THE DIGESTIVE SYSTEM
How the Food Reaches the Stomach. Our body, then, has an opening, which we call the mouth, through which our food-fuel can be taken in. A straight delivery tube, called the gullet, or esophagus, runs down from the mouth to a bag, or pouch, called the stomach, in which the food is stored until it can be used to give energy to the body, just as the gasoline is stored in the automobile tank until it can be burned.
The mouth opening is furnished with lips to open and close it and assist in picking up our food and in sucking up our drink; and, as much of our food is in solid form, and as the stomach can take care only of fluid and pulpy materials, nature has provided a mill in the mouth in the form of two arches, of semicircles, of teeth, which grind against each other and crush the food into a pulp.
In the bottom or floor of the mouth, there has grown up a movable bundle of muscles, called the tongue, which acts as a sort of waiter, handing the food about the mouth, pushing it between the teeth, licking it out of the pouches of the cheeks to bring it back into the teeth-mill again, and finally, after it has been reduced to a pulp, gathering it up into a little ball, or bolus, and shooting it back down the throat, through the gullet, into the stomach.
The Intestines. When the food has been sufficiently melted and partially digested in the stomach, it is pushed on into a long tube called the intestine, or bowel. During its passage through this part of the food tube, it is taken up into the veins, and carried to the heart. From here it is pumped all over the body to feed and nourish the millions of little cells of which the body is built. This bowel tube, or intestine, which, on account of its length, is arranged in coils, finally delivers the undigested remains of the food into a somewhat larger tube called the large intestine, in the lower and back part of the body, where its remaining moisture is sucked out of it, and its solid waste material passed out of the body through the rectum in the form of the feces.
THE JOURNEY DOWN THE FOOD TUBE
The Flow of Saliva and "Appetite Juice." We are now ready to start some food-fuel, say a piece of bread, on its journey down our food tube, or alimentary canal. One would naturally suppose that the process of digestion would not begin until the food got well between our teeth; but, as a matter of fact, it begins before it enters our lips, or even before it leaves the table. If bread be toasted or freshly baked, the mere smell of it will start our mouths to watering; nay, even the mere sight of food, as in a pastry cook's window, with the glass between us and it, will start up this preparation for the feast.
This flow of saliva in the mouth is of great assistance in moistening the bread while we are chewing it; but it goes farther than this. Some of the saliva is swallowed before we begin to eat; and this goes down into the stomach and brings word to the juices there to be ready, for something is coming. As the food approaches the mouth, a message also is telegraphed down the nerves to the stomach, which at once actively sets to work pouring out a digestive juice in readiness, called the "appetite juice." This shows how important are, not merely a good appetite, but also attractive appearance and flavor in our food; for if this appetite juice is not secreted, the food may lie in the stomach for hours before the proper process of digestion, or melting, begins.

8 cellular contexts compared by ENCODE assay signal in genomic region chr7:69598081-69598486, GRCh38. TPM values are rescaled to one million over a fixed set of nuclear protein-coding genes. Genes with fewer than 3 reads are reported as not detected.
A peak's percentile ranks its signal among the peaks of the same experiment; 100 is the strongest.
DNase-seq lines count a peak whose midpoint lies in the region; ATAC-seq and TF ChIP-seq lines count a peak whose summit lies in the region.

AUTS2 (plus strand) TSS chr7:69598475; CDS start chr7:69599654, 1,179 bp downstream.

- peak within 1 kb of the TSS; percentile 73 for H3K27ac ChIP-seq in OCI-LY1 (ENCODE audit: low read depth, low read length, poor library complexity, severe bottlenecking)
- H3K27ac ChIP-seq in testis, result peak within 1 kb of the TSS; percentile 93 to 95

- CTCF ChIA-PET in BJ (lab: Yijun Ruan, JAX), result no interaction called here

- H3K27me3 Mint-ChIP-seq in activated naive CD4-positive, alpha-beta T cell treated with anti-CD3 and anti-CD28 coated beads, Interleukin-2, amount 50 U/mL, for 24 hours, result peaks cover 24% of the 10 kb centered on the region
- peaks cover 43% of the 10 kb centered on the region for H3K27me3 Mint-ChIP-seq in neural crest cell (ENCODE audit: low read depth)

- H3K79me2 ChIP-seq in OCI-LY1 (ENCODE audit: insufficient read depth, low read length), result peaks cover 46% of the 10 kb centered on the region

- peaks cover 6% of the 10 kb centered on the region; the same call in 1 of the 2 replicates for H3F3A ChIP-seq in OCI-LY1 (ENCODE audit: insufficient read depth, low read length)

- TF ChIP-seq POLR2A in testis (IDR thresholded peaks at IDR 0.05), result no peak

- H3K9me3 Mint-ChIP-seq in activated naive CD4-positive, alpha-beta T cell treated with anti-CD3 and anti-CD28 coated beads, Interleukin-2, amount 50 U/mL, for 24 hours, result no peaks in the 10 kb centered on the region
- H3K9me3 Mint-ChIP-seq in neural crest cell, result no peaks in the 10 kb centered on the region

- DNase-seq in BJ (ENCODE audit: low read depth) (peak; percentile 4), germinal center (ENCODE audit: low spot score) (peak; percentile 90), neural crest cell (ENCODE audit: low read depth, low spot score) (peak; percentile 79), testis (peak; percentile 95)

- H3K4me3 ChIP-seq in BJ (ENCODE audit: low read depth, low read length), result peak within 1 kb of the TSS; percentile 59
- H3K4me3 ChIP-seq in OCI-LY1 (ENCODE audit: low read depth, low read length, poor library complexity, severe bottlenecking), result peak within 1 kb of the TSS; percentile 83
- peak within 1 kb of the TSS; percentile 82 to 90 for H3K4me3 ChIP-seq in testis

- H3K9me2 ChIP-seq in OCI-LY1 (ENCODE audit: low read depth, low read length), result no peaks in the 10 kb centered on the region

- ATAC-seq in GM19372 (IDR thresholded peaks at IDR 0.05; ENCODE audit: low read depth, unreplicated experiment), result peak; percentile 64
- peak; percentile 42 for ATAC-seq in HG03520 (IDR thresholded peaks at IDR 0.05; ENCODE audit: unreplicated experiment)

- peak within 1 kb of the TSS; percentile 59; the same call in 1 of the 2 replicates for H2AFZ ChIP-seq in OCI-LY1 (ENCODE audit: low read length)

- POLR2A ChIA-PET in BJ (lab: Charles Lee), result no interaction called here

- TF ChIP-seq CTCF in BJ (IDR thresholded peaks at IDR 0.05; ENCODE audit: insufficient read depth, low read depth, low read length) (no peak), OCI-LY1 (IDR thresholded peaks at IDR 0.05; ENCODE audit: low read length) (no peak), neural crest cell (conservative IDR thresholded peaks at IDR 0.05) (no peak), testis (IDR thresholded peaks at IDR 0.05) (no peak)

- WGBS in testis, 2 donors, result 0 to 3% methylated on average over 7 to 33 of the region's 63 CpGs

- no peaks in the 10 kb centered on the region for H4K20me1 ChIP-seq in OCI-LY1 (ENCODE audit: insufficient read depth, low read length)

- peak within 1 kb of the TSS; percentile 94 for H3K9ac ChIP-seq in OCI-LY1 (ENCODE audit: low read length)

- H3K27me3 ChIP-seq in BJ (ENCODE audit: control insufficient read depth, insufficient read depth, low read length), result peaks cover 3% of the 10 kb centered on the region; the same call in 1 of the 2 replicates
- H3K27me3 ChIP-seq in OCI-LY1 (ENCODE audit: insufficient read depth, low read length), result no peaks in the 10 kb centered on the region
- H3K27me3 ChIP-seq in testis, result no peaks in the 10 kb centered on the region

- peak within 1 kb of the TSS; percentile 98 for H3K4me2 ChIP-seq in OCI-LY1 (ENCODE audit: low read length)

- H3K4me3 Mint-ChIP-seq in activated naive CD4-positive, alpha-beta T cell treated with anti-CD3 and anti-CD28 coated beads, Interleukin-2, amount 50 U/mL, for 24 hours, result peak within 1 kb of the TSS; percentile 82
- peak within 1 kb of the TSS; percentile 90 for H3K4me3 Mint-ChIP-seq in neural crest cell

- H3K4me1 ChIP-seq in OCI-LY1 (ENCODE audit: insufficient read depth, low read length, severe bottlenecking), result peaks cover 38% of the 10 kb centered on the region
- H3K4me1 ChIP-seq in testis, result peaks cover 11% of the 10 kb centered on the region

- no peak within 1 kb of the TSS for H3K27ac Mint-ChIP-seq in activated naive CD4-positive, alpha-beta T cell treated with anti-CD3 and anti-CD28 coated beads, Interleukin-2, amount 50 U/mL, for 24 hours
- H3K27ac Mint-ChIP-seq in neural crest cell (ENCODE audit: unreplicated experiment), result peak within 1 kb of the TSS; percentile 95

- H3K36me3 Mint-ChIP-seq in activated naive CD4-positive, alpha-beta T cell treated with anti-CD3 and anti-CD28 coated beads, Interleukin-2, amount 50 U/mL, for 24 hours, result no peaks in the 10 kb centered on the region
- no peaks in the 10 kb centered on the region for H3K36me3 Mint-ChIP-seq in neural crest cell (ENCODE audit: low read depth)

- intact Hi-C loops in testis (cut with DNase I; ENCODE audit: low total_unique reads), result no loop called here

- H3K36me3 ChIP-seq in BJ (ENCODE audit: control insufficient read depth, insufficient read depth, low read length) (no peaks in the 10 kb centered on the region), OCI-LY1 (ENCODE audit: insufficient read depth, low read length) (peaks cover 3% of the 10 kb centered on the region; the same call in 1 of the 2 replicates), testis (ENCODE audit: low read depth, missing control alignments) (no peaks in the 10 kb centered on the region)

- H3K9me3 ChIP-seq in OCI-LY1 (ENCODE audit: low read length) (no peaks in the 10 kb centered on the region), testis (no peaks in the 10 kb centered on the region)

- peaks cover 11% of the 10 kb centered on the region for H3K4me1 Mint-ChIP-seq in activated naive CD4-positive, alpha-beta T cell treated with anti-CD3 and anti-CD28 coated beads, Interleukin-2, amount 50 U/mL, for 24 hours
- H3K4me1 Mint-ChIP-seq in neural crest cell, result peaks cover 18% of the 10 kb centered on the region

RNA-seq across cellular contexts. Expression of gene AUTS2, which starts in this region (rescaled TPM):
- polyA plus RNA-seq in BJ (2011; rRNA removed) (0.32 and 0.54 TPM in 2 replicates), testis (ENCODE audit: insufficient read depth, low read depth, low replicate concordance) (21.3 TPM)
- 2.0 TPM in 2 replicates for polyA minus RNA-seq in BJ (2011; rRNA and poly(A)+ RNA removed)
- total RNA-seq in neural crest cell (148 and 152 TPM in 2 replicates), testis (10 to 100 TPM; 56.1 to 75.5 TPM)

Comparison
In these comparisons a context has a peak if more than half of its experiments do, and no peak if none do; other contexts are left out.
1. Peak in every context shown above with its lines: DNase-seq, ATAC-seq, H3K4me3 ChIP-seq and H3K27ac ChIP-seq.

The Salivary Glands. Now, where does this saliva in the mouth come from? It is poured out from the pouches of the cheeks, and from under the tongue, by some little living sponges, or juice factories, known as salivary glands.
All the juices poured out by these glands, indeed nearly all the fluids or juices in our bodies, are either acid or alkaline. By acid we mean sour, or sharp, like vinegar, lemon juice, vitriol (sulphuric acid), and carbonic acid (which forms the bubbles in and gives the sharp taste to plain soda-water). By alkaline we mean "soap-like" or flat, like soda, lye, lime, and soaps of all sorts. If you pour an acid and an alkali together—like vinegar and soda—they will "fizz" or effervesce, and at the same time neutralize or "kill" each other.
The Use of the Saliva. As the chief purpose of digestion is to prepare the food so that it will dissolve in water, and then be taken up by the cells lining the food-tube, the saliva, like the rest of the body juices, consists chiefly of water. Nothing is more disagreeable than to try to chew some dry food—like a large, crisp soda cracker, for instance—which takes more moisture than the salivary glands are able to pour out on such short notice. You soon begin to feel as if you would choke unless you could get a drink of water. But it is not altogether advisable to take this short cut to relief, because the salivary juice contains what the drink of water does not—a ferment, or digestive substance (ptyalin), which possesses the power of turning the starch in our food into sugar. As starch is only very slowly soluble, or "meltable," in water, while sugar is very readily so, the saliva is of great assistance in the process of melting, known as digestion. The changing of the starch to sugar is the reason why bread or cracker, after it has been well chewed, begins to taste sweetish.